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Opening night of Oak Park Festival Theatre's Amadeus was threatened by impending predicted showers but the rain held off until literally the last lines of dialogue were being delivered. Talk about a show-biz miracle!
This classy, riveting production was savored by a large, receptive audience; not one person left early despite the ominous distant rumblings of thunder.
Lots of us may recall the 1984 Milos Forman film version of English playwright Peter Shaffer's hit drama. It was visually lush and turned Wolfgang Amadeus Mozart into a pop-culture figure. (People even started playing Mozart music for their newborns, believing it would boost their kid's IQ.) The play is more intense, however, more tightly focused than the movie. It feels fresh and exciting.
Amadeus, presented outdoors in Austin Gardens is blessed with strong production values and a phenomenally talented cast. The two lead players are especially remarkable. Deftly directed by Mark Richard, this intelligent, fast-paced production really kicks off Festival's 39th summer nicely.
Did Antonio Salieri, a renowned hack composer in the 18th Century Imperial Court of Austria, vindictively poison the genius upstart composer, Wolfgang Amadeus Mozart, who died at 35? The plot, based on rumor and historical speculation, revolves around the complex rivalry of the two composers.
Kevin Theis, a longtime Festival favorite, is outstanding in the massive role of Salieri, our narrator.
He is a fully realized villain, yet Salieri generates our sympathy as he tells his tale in flashback at the end of his life. When the play opens, he is a bitter 70-something, sitting in a wheelchair.
Theis commands the stage for the play's nearly 2½-hour running time. We spend the entire evening in his hands. His range is astonishing: Salieri has numerous monologues running the gamut from disbelief to outrage to revenge. By the end of the evening, we identify completely with the cunning, devious Italian court composer who was ruined once the dazzling prodigy showed up in Vienna.
Mozart is depicted as crude and selfish, childishly obsessed with flatulence and elimination. But Chris Daley is hilarious as well as touching, bringing out the childlike goodness and spontaneity, as well as his giggly, incorrigible, almost bipolar behavior. Daley is oddly endearing, making several rather abrupt transitions credible.
When Salieri encounters the preciously gifted Mozart, he's brutally, abruptly forced to recognize the limitations of his own mediocre talent. The young composer crafts the most glorious music Salieri has ever heard. Amadeus means "Beloved of God" and Salieri believes God is mocking him. His hard-won fame is suddenly surpassed by this potty-mouthed golden boy. So he seeks his revenge by plotting to destroy Mozart. Deviously, methodically, Salieri begins blocking appointments and sabotaging productions.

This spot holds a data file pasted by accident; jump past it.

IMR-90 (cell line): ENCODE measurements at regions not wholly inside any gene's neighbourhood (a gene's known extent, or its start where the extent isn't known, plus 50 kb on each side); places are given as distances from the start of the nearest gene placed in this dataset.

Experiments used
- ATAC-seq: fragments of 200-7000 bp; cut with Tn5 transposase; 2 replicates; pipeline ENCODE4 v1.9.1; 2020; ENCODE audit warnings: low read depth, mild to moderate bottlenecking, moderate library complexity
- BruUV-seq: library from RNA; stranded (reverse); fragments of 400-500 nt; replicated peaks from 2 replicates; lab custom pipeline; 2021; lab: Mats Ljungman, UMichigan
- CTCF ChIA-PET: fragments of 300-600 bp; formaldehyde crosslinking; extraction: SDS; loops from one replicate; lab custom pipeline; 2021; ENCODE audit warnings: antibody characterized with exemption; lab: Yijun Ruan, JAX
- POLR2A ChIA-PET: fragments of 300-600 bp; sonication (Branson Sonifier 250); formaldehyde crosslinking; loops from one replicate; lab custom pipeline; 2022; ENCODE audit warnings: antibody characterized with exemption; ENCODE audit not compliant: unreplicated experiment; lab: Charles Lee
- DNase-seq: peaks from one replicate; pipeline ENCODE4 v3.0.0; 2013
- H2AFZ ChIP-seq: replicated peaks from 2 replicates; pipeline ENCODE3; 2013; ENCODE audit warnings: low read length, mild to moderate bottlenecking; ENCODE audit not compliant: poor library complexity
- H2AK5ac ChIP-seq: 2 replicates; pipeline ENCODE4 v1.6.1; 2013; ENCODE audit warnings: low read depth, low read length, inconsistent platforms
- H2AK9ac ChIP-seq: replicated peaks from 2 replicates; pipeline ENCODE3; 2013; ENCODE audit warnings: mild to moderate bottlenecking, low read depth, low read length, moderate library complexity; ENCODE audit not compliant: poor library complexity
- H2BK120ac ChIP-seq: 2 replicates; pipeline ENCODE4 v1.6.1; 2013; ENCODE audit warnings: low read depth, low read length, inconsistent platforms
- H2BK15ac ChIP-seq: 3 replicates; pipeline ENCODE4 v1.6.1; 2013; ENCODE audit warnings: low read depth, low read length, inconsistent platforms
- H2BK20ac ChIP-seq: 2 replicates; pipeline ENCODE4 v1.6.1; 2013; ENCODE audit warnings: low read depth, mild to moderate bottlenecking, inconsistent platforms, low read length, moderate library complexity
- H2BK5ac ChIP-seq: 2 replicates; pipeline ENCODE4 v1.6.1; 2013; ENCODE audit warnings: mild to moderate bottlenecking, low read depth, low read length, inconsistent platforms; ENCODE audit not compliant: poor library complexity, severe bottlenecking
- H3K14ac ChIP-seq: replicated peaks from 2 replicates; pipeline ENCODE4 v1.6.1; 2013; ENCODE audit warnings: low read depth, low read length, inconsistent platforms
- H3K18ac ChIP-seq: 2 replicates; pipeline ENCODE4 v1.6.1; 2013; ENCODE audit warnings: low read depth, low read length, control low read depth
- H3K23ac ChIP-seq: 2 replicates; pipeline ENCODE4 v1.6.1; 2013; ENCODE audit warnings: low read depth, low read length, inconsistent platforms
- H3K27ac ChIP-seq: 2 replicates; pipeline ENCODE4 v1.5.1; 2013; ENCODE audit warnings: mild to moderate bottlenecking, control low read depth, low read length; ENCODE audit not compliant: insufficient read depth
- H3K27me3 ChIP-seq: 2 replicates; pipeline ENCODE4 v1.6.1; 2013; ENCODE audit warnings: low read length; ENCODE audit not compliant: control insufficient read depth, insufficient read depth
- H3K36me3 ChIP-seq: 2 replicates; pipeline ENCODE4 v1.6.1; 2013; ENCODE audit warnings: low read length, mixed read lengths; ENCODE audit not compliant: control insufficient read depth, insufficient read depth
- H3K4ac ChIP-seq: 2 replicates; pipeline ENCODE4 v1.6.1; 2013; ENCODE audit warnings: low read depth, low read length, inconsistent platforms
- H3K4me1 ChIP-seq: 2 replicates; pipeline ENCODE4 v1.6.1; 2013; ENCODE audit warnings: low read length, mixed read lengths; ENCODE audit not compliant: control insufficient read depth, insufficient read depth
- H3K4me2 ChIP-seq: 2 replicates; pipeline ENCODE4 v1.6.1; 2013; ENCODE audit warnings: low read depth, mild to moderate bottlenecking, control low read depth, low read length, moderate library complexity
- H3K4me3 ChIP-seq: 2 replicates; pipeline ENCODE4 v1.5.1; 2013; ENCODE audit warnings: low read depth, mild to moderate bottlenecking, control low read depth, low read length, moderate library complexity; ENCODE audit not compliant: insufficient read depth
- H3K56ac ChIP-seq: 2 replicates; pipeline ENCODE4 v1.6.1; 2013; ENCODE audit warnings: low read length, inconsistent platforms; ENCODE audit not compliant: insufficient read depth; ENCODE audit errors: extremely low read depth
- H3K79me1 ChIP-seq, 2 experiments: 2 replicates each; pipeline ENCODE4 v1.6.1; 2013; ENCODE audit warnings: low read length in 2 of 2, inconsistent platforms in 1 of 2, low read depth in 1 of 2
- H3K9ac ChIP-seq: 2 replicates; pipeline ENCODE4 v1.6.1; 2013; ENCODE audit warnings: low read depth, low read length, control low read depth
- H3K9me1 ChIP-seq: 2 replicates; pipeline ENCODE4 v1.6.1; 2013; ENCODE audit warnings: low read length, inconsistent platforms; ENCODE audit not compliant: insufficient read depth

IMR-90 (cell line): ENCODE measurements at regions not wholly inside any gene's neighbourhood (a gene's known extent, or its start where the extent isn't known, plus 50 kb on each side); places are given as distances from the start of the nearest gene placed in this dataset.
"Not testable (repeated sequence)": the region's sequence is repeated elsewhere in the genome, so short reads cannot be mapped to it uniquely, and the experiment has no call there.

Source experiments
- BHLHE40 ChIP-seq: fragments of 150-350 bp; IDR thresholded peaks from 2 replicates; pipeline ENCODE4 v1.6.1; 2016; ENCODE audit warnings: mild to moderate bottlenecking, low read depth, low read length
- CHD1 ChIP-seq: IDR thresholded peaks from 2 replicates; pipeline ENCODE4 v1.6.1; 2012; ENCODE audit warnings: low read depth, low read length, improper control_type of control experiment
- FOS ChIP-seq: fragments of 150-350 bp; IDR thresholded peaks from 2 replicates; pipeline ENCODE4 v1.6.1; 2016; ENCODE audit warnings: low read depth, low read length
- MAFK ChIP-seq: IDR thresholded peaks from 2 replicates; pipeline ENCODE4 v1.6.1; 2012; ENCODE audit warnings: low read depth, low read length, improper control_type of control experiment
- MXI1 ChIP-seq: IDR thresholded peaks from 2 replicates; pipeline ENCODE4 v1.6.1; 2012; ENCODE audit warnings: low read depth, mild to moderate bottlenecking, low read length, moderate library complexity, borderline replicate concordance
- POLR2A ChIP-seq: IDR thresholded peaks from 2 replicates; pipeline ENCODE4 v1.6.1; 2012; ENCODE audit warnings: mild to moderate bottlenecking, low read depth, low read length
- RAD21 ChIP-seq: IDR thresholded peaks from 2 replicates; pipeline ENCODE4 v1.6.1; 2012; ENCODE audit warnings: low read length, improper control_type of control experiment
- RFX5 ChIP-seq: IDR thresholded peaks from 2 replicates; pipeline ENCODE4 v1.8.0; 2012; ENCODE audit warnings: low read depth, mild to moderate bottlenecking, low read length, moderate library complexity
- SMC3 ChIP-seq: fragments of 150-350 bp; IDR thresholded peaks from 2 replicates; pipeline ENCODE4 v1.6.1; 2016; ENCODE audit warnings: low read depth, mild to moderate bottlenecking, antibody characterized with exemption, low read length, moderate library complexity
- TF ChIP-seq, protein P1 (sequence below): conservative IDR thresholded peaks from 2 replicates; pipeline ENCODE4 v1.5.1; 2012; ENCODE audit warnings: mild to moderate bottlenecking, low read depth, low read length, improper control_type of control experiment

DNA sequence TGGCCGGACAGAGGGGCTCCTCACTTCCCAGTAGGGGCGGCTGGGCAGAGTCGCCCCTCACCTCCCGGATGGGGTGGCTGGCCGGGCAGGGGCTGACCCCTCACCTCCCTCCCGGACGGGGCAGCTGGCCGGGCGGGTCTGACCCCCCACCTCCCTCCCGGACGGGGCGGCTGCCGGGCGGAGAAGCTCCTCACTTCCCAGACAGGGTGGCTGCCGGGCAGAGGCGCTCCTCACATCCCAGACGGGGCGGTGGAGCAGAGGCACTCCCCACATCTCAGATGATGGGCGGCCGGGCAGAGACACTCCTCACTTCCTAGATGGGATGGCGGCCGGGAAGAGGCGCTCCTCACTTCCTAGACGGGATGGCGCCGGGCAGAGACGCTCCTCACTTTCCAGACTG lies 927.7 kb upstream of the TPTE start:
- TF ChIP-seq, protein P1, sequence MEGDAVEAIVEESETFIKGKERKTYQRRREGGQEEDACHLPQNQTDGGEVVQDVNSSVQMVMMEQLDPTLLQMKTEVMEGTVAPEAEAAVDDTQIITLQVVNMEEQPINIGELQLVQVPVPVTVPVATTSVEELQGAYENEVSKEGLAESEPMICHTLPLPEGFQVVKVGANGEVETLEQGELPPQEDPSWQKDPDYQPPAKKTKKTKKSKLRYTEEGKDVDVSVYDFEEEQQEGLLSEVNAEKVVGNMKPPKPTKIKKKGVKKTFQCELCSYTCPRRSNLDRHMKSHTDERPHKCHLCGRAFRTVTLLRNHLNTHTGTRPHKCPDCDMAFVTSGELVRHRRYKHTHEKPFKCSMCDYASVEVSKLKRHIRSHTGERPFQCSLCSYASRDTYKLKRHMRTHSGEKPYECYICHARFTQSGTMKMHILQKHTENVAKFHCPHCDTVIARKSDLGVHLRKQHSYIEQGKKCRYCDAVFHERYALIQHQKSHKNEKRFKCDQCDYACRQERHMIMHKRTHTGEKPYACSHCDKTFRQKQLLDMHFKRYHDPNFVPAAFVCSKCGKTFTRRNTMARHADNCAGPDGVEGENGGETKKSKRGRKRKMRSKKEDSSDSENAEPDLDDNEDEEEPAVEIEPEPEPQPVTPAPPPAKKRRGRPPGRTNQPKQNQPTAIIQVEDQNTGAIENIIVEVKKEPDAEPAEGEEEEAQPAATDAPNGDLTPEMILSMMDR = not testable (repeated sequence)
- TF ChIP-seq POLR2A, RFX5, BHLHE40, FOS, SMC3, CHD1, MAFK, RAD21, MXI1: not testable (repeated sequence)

Mozart, meanwhile, sees through the hypocritical formality of the age and strives to shake things up a bit. He seems to almost single-handedly rescue opera from its dull, overly classical fixation.
This is essentially a two-person play and Theis and Daley keep the energy flowing back and forth. But the excellent supporting cast is large and lively.
Jonathan Nicols is the ever-hovering, musically clueless patron of the arts, Emperor Joseph II of Austria.
Mozart's wife, Constanze, nicely played by Meg Warner as a feisty airhead, shares her husband's love of childish mischief yet has a good head for business.
Sycophantic courtiers are Joe Bianco, Kavid Elliott, and Kyle Gibson. The Two Gossips are Mark Plonsky and Pat King.
Clueless voice pupil Catherina Cavelieri is played by Molly Lyons.
The period-authentic costuming by Emily McConnell is eye-catching and impressive. Everyone wears the upholstered look of the late 18th century. The wig budget alone must be staggering.
The towering wooden set, a royal Great Hall with draperies and multiple doors, is the fine work of designer Joe Schermoly. In all the Festival productions I have seen over the years I don't remember sitting outside watching a summer show set entirely "inside."
Director Richard inventively uses the double-doors in the center of the tall set as various Mozart productions are being debuted. The doors are quickly opened and closed to reveal packed houses of extras swooning and applauding. Julia Zavas-Melendez is the stage manager.
The artfully lit production looks and sounds terrific. Daniel Carlyon's sound design is superior. There are many instances of lip-synching and piano playing that look credible. One particularly impressive effect, early on, is when gossip is being whispered, seemingly all around us.
When the rain began to lightly fall during Salieri's final rant against God, the delighted audience responded with laughter. Amadeus was thrilling in multiple ways on Opening Night.
By the way, Oak Park Festival Theatre's artistic director, Jack Hickey, greeted the audience before the show and announced the summer choices for 2014 — Shakespeare's tragedy Hamlet and Oscar Wilde's comedy The Importance of Being Earnest — for the company's 40th season.
But Amadeus, a powerful production that's smart and fun, is really a must-see now.
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